The Laboratory of Parallel and Distributed Systems of MTA SZTAKI Computer and Automation Research Institute plays a leading role in the research of cluster and grid technologies in Hungary.
MTA SZTAKI has significant experience in doing research and providing infrastructure services in the filed of service grids. MTA SZTAKI was a member of the European DataGrid project and was leader of the Grid Monitoring workpackage of the European GridLab project and the Automatic performance Analysis and Grid Computing WP of the European APART-2 project. MTA SZTAKI participated in the EGEE project as the Central-European Regional Training Centre of EGEE and contributed to the NA4, NA2 and SA1 WPs. It led the Grid Middleware WP of the SEE-GRID project. Currently, LPDS is a partner in the EGEE-II, SEE-GRID-2, ICEAGE and CoreGrid FP6 projects. It was also member in the GridCoord projects.
MTA SZTAKI plays a leading role in Grid Computing in Hungary. MTA SZTAKI participated in the vast majority of Hungarian Grid projects (DemoGrid, ClusterGrid, SuperGrid, Chemistry Grid, Hungarian Grid, SuperClusterGrid, etc.) and led several of them. MTA SZTAKI is a funding member of the MGKK (Hungarian Grid Competence Centre) consortium (http://www.mgkk.hu/), established in 2003 in order to coordinate Grid activities in Hungary.
Stichting AlmereGrid - Foundation AlmereGrid operates the first City Grid in the world. Currently it operates a service that enables citizens, SMEs and other organizations to donate unused computing cycles to scientific programmes. As the world's first, it especially addresses "early majority" people and organizations.
Many companies have signed a partner agreement with AlmereGrid. They contribute resources, such as systems, software or services, and participate in the developments. AlmereGrid partners include: SARA, Oracle, Rabobank, IBM, NWO/NCF, LogicaCMG, ALCA, Foundry, ALCA, Engage Technology.
AlmereGrid is working on a test for a Grid based back-up for SME's. Part of an SME's hard disk will be used by back-up for other SME's. Just as with more traditional Grids, security is paramount in this type of resource sharing. The test is part of a European IST project BEinGRID, Business Experiments in Grids.
Another innovative use of the City Grid that is in the planning phase, is to provide a "Grid based building assistent" for people who want to build their own home (about 25.000 in the coming years).
Cardiff University (CU) is a publicly funded university that has a strong research programme in the areas related to EDGI, such as Peer-to-Peer (P2P) networking, and data analysis. The Distributed Collaborative Computing Research Group (Taylor) specialises in the use of distributed computing technologies for supporting collaboration. This includes the sharing and reuse of middleware and applications, the collaborative exploration of large data sets through visualisation, and problem-solving environments/portals for interfacing with distributed and collaborative resources. The group's research is both in the areas of P2P and Grid computing, with expertise in the use of the Grid in e-Science, with particular focus on specifying distributed scientific applications through P2P networks and the composition of Web services.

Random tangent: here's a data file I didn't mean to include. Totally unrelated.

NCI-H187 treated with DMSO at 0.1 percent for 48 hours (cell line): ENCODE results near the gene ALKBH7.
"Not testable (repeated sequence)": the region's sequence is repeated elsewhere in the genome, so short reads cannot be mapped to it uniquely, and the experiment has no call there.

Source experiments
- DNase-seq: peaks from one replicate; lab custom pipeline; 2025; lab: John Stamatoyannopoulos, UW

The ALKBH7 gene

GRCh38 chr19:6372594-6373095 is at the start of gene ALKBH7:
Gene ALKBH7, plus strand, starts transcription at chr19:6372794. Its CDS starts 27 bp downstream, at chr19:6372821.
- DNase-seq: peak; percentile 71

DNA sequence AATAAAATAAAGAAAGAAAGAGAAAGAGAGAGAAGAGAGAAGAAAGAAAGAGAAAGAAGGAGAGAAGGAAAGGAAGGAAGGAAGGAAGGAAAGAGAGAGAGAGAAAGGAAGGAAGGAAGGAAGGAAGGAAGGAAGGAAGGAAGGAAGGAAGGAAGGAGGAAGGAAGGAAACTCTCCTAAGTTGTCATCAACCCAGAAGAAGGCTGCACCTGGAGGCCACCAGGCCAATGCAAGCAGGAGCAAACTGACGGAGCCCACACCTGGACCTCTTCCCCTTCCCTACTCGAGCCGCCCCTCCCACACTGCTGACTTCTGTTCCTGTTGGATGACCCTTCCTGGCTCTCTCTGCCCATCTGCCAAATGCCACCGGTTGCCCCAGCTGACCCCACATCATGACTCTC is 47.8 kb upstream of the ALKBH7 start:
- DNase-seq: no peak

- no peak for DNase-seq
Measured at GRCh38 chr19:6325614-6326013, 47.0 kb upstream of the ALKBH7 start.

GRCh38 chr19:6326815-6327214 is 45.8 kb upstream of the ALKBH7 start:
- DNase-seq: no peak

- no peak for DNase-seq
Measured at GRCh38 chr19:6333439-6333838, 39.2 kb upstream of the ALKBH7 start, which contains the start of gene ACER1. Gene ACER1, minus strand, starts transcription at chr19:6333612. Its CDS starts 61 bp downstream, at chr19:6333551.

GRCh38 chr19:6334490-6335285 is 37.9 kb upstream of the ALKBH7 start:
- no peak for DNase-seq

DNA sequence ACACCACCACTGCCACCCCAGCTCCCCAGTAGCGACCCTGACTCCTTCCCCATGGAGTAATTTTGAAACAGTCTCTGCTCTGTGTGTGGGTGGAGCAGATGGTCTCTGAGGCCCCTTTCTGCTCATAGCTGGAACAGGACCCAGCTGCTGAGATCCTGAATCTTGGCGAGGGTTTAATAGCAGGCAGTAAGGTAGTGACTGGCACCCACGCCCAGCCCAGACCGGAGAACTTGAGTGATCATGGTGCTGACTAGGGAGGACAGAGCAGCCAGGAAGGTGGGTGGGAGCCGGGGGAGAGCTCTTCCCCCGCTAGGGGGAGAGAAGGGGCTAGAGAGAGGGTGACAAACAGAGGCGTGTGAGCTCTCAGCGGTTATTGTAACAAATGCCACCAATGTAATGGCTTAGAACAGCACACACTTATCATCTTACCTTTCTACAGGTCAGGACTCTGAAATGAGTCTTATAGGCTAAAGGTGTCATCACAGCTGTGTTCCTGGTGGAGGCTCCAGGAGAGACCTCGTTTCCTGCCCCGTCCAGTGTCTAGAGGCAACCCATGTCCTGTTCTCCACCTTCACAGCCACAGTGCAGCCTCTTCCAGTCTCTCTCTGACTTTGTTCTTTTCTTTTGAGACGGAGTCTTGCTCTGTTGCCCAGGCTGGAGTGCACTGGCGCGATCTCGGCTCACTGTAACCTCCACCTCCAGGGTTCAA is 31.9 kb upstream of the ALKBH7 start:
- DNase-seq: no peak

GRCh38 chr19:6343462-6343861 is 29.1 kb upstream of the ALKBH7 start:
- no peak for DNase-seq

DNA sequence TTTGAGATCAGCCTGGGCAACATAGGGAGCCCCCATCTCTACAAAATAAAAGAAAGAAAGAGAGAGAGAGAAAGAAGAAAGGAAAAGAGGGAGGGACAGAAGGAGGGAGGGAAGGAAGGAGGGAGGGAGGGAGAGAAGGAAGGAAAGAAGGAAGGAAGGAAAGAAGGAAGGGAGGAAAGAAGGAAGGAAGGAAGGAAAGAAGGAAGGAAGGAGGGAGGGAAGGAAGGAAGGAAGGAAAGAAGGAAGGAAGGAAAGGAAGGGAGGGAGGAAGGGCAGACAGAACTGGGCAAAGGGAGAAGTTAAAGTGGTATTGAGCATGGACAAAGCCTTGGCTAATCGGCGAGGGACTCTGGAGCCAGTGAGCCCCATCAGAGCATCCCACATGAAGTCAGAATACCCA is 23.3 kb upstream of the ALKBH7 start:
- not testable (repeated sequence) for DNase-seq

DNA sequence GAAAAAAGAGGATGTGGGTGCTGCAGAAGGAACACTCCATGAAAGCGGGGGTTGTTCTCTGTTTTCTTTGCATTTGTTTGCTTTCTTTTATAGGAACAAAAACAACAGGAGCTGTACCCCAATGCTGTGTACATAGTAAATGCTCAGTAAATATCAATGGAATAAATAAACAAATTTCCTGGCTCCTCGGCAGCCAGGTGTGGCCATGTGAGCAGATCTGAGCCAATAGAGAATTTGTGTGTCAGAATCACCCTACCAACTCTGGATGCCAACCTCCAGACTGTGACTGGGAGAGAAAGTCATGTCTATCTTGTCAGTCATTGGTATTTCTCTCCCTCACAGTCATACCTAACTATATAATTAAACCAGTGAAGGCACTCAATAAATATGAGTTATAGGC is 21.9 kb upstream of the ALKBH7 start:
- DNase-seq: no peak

Centre National de la Recherche Scientifique (CNRS) is the main French research organisation and the largest in Europe, covering all scientific fields, from fundamental sciences to humanities. CNRS is one of the "founding fathers" of the Grid effort in Europe, having been associated with EU DataGrid and all EGEE programs, DEISA, COREGRID, etc.
The Institut des Grilles (IDG) of the CNRS was created on September 2007 to federate the French CNRS contributions to Grids deployment and Grids research, to reinforce interaction between computing science research and production infrastructures and to represent the CNRS in European projects. IDG offers to the users and to the scientific communities, an easy and transparent access to very powerful resources distributed on tens of sites. More than 15 CNRS laboratories from four scientific departments and two national institutes (IN2P3 and INSU) take part in the IDG.
INRIA, Institut National de Recherche en Informatique et en Automatique, the national institute for research in computer science and control, operating under the joint authority of the Ministries of Research and of Industry, is dedicated to fundamental and applied research in information and communication science and technology (ICST).
The Institute also plays a major role in technology transfer by fostering training through research, diffusion of scientific and technical information, development, as well as providing expert advice and participating in international programs. By playing a leading role in the scientific community in the field and being in close contact with industry, INRIA is a major participant in the development of ICST in France.
Throughout its six research units located in seven major regions, INRIA has a workforce of 3,200 persons, 2,400 of whom are scientists from INRIA or from INRIA's partner organizations such as CNRS (the French National Centre for Scientific Research), universities and leading engineering schools. They work in 120 joint research projects-teams. Many INRIA researchers are also professors who supervise around 800 doctoral students, their theses work contributing to INRIA research projects.